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Xrayser: Is your pharmacy one of 'easy money' or 'quality services'?

“One commentor described how the pressure of work impacted their compassion and patience”

Through speaking with colleagues about workplace stress two main pharmacy models have emerged, but Xrayser questions whether either is sustainable

What sort of pharmacy do you own or work for? No, I’m not talking about multiple or independent, because recently I’ve been made aware of two other classifications. The question to ask now is: “Do you work in an 'easy money' pharmacy or a 'quality services' pharmacy?”

This arose from my fundraising for Pharmacist Support, the charity that provides help and support to pharmacists in times of need. I wrote a C+D blog about the emotional challenges of community pharmacy that highlighted the continuing need for Pharmacist Support.

Not only was I overwhelmed by the generosity of readers who contributed to my Just Giving page, but the blog had another unexpected effect – an out-pouring of acknowledgement and comment on Twitter about the stress and pressure of our work.

Within the 280-character limit of Twitter, people wrote passionately of the causes of their stress. The usual suspects were named: staffing, targets, pharmacy cuts, financial challenges and the new contract. I identified with one commentor who described how the pressure of work impacted their compassion and patience, with emotional withdrawal being the only way to survive with sanity intact.

As I recognised the truth of this in myself, they continued with an even more damning comment about our profession: “Empathy with customers is the unique selling point for pharmacy…but this understanding slowly disappears along with compassion and patience, knowing what work is piling up in the dispensary.”

I continued reading comments from other colleagues and that’s when another theme emerged that presented a dichotomy between the 'easy money' pharmacy and the 'quality services' pharmacy with debate around the merits and sustainability of both.

The 'easy money' pharmacy was characterised as a business model concentrated on maximising return by sourcing the cheapest generics and parallel imports, while the 'quality services' pharmacy model prioritised patient needs and strived for clinical risk reduction, seeking improved outcomes for all. Both descriptions are extreme generalisations, with each regarded differently according to your point of view.

Contractors know that the 'easy money' pharmacy no longer exists and hasn’t for the last four years, no matter what buying efficiencies the proprietor may indulge. Meanwhile, our commissioning bodies seem reluctant to acknowledge that the 'quality services' pharmacy exists, believing instead that the fat cats who own 'easy money' pharmacies need to be bled and squeezed until the pips squeak. The Pharmaceutical Services Negotiating Committee appears to suspect both that the 'easy money' pharmacy is long gone and fears that 'quality services' pharmacies have yet to arrive!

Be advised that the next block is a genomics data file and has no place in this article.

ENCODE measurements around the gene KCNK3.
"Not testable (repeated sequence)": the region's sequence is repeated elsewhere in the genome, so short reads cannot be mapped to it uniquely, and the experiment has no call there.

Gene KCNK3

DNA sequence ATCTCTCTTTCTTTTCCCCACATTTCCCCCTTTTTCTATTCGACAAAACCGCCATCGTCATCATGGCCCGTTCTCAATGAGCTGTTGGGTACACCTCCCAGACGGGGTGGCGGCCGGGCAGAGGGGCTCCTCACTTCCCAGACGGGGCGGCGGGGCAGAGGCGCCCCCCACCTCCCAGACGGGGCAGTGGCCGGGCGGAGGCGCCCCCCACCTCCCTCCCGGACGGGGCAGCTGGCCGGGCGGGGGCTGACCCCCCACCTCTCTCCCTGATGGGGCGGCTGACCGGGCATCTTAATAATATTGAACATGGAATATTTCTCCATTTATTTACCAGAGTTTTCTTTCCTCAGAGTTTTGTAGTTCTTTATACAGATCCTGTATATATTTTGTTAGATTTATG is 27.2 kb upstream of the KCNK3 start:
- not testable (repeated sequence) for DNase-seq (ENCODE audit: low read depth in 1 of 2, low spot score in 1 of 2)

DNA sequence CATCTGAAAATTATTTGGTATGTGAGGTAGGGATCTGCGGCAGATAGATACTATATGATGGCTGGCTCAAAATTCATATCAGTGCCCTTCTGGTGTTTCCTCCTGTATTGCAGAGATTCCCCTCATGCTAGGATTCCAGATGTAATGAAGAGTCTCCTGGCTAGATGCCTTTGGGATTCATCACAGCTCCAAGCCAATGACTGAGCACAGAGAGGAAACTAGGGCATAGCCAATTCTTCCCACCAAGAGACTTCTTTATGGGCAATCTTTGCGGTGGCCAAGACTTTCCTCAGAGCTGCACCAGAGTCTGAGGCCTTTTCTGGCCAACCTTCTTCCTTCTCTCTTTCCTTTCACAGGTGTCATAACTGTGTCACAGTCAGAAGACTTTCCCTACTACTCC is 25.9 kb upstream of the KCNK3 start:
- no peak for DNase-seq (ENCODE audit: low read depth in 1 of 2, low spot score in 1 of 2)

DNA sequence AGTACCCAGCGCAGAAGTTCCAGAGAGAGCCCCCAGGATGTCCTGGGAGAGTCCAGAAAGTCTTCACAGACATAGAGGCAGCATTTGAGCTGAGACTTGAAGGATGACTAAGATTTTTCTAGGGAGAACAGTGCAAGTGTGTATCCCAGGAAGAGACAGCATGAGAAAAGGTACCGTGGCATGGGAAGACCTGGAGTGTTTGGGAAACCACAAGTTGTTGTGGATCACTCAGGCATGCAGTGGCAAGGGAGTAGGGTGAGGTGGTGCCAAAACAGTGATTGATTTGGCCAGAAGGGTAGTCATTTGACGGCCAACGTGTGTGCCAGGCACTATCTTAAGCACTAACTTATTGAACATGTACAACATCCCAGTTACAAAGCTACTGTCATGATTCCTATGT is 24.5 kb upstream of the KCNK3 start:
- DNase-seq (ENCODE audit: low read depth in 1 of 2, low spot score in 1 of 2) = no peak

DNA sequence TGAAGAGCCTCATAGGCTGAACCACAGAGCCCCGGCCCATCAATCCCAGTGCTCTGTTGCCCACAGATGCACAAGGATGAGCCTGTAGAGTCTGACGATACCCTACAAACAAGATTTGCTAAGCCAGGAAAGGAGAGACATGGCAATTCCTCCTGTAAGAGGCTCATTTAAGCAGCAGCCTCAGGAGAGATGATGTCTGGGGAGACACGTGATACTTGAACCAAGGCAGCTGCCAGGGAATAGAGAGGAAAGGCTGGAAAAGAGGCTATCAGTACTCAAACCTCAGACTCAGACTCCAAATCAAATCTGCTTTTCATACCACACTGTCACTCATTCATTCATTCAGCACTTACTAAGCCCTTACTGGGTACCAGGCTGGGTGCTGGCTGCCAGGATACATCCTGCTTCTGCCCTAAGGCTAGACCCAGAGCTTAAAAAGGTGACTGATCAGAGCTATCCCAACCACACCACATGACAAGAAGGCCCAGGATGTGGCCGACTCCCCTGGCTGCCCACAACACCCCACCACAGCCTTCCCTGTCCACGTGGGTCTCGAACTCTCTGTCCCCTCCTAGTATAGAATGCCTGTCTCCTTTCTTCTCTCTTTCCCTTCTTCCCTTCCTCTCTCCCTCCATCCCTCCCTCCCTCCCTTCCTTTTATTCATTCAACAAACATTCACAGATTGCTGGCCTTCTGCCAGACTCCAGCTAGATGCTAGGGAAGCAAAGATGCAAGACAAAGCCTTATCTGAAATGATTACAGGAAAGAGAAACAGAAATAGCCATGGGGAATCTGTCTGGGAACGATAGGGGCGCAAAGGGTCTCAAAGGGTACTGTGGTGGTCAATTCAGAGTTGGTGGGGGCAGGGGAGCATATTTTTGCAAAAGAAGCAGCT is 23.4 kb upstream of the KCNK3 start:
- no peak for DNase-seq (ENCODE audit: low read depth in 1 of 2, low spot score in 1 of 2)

If it is true that there’s now no profit in dispensing, then the 'quality services' pharmacy model must be the only way forward. Quality, however, will have to come cheap because there’s also not a lot of money in our five-year contract to pay for all these highly trained and qualified staff unless, of course, someone manages to come up with an 'easy quality' pharmacy.

A long-running C+D contributor, the identity of Xrayser remains a mystery, but his irreverent views are known by all. Tweet him @Xrayser

C+D takes pharmacy pressures to parliament

On September 9, C+D and the charity Pharmacist Support brought together MPs, pharmacy representatives and pharmacists to discuss the rise of stress and workplace pressures among pharmacy teams.

The parliamentary event took place in Portcullis House, Westminster, and was hosted by all-party pharmacy group chair Sir Kevin Barron MP.

You can read C+D editor James Waldron’s address to the event – in which he highlighted disturbing data from C+D readers about the extent of pressures in pharmacies – as well as the key points from each speaker.

If you would like to share your experiences, please email [email protected]

4 Comments

Joan Richardson, Locum pharmacist

Outsource dispensing to hub and spoke - reduce dispensary stock as far as possible.  But what do we then give to the patients coming to us via the NUMSAS etc.?  We have no drugs as the dispensing is now outsourced!

 

A.S. Singh, Community pharmacist

Hub and spoke will never work. Patients have been spoiled over the last 10 years or so and surgeries never operate on patient first model so prescriptions will be a logistical nightmare

Alexander The Great, Community pharmacist

What the PSNC needs to realise, we need a BASIC threshhold that cover ALL costs. Rent, wages, pensions, consumable, overheads, insurance, fees etc. This should be based on dispensing volume. THEN, anything extra the NHS wants us to do should be funded on top. This may be blister packs, 111 referrals, flu jabs etc. But they cannot even get the basics right! They were aiming to put us on a diet, now we are anorexic.

N O, Pharmaceutical Adviser

"""'easy quality' pharmacy"""

I think it is possible.

Just like HUB and SPOKE, PCN etc why not we outsource these clinical services to a Clinical HUB xyz numbers per PCN/ LPC area and send all the Patients there??

With this done, the so called Community Pharmacy can then servive on the suggestions of the DoHSC ""INSIDER"" by selling sandwiches (of course the diet versions) ???

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